There's been a lot of buzz about predictive analytics in recent years, largely due to advances in supporting technology. Predictive analytics is the central focus of a core course in the Master of Science (M.S.) in Business Analytics online program at the University of North Carolina Wilmington (UNCW). Predictive analytics is a category of data analytics aimed at using historical data and analytics techniques to predict future outcomes.
The Predictive Analytics course gives students an overview of various predictive analytics techniques. Participants leave the course with the tools to help guide data preparation and analysis to develop quantitative predictions for their organizations.
Looking Into the Future
The science of predictive analytics can provide insights into the future with a considerable degree of precision. As a result, predictive analytics has gained support across a range of organizations and industries. The global market for predictive analytics is projected to reach approximately $40.3 billion by 2027, growing at a compound annual growth rate (CAGR) of 18.4% between 2020 and 2027, according to GlobeNewswire.
Predictive analytics tools and models allow any organization to use past and current data to consistently forecast future trends and behaviors — whether the future is mere milliseconds, days or years away. The use of historical data to build a mathematical model that captures important trends is a typical example. That predictive model is then applied to current data to forecast what will happen next or to suggest actions to take to achieve the best results.
Applying predictive analytics starts with a business goal, such as using data to reduce waste, save time or cut costs. The process harnesses and aggregates diverse, often substantial data sets and, using technologies like machine learning, analyzes those data sets to generate clear, actionable insights which support decision-making and desired goals and outcomes.
Growing Use of Analytics
Industries as varied as finance, healthcare, pharmaceuticals, automotive, aerospace, financial services, healthcare, manufacturing and others can use predictive analytics to achieve their goals.
There is a wide range of predictive analytics applications in an equally wide range of industries:
- Energy production — To forecast electricity price and demand. Complex forecasting apps use models that monitor plant availability, historical trends, maintenance needs and weather. The impact of weather events, equipment failure, regulations and other variables on service costs can also be predicted.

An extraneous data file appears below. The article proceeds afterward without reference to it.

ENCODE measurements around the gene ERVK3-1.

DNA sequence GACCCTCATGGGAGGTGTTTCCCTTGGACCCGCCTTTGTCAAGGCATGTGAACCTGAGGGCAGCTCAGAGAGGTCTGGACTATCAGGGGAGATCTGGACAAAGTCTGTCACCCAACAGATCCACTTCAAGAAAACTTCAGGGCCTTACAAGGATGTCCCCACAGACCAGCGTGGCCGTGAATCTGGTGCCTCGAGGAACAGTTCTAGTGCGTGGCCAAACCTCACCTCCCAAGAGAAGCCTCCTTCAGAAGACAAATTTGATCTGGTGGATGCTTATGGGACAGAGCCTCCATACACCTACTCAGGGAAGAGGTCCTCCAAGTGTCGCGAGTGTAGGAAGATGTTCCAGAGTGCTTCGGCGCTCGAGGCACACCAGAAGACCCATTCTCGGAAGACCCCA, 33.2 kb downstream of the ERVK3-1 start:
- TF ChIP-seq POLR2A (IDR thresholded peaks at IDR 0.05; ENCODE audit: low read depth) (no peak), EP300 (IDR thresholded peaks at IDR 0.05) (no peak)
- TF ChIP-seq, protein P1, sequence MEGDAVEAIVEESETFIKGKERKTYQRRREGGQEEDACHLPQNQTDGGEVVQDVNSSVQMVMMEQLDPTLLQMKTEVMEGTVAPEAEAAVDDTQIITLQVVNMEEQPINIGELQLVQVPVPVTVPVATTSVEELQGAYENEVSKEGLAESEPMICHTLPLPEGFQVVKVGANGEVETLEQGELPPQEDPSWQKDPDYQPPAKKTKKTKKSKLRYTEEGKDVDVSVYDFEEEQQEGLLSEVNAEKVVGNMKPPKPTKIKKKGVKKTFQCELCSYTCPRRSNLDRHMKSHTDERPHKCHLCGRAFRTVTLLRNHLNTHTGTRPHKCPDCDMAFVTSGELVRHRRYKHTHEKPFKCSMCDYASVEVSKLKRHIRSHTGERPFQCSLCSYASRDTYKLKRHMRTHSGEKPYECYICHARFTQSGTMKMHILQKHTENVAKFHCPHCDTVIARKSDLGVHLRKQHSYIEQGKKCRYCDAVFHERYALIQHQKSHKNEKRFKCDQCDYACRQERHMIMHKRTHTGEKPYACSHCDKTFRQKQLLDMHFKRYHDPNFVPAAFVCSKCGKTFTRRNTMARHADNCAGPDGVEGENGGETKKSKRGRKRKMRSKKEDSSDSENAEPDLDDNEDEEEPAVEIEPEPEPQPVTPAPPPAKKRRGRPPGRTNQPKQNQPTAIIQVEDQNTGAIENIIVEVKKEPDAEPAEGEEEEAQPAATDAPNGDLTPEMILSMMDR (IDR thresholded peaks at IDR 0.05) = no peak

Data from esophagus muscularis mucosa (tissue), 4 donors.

- Aerospace — To gauge the impact of specific maintenance operations on aircraft reliability, fuel use, availability and uptime.
- Automotive — To incorporate records of component sturdiness and failure into upcoming vehicle manufacturing plans or to study driver behavior to develop better driver assistance technologies and, eventually, autonomous vehicles.
- Financial services — To develop credit risk models and forecast financial market trends. In addition, the impact of new policies, laws, and regulations on businesses and markets can also be predicted.
- Manufacturing — To predict the location and rate of machine failures and to optimize raw material deliveries based on projected future demands.
- Law enforcement — To analyze crime trend data to identify neighborhoods needing additional protection at certain times of the year.
- Retail — To follow an online customer in real-time to determine whether providing additional product information or incentives will increase the likelihood of a completed transaction.
Modern organizations in various industries are using predictive analytics in a virtually endless number of ways. Given this, UNCW students can expect strong career opportunities when they complete the advanced analytics degree program.
Learn more about UNCW's online M.S. in Business Analytics program.
- How Machine Learning Transforms Information Management
- Affordable Business Analytics Master's Degree for North Carolinians
- What Is Data Quality Management and Why Is It Important?
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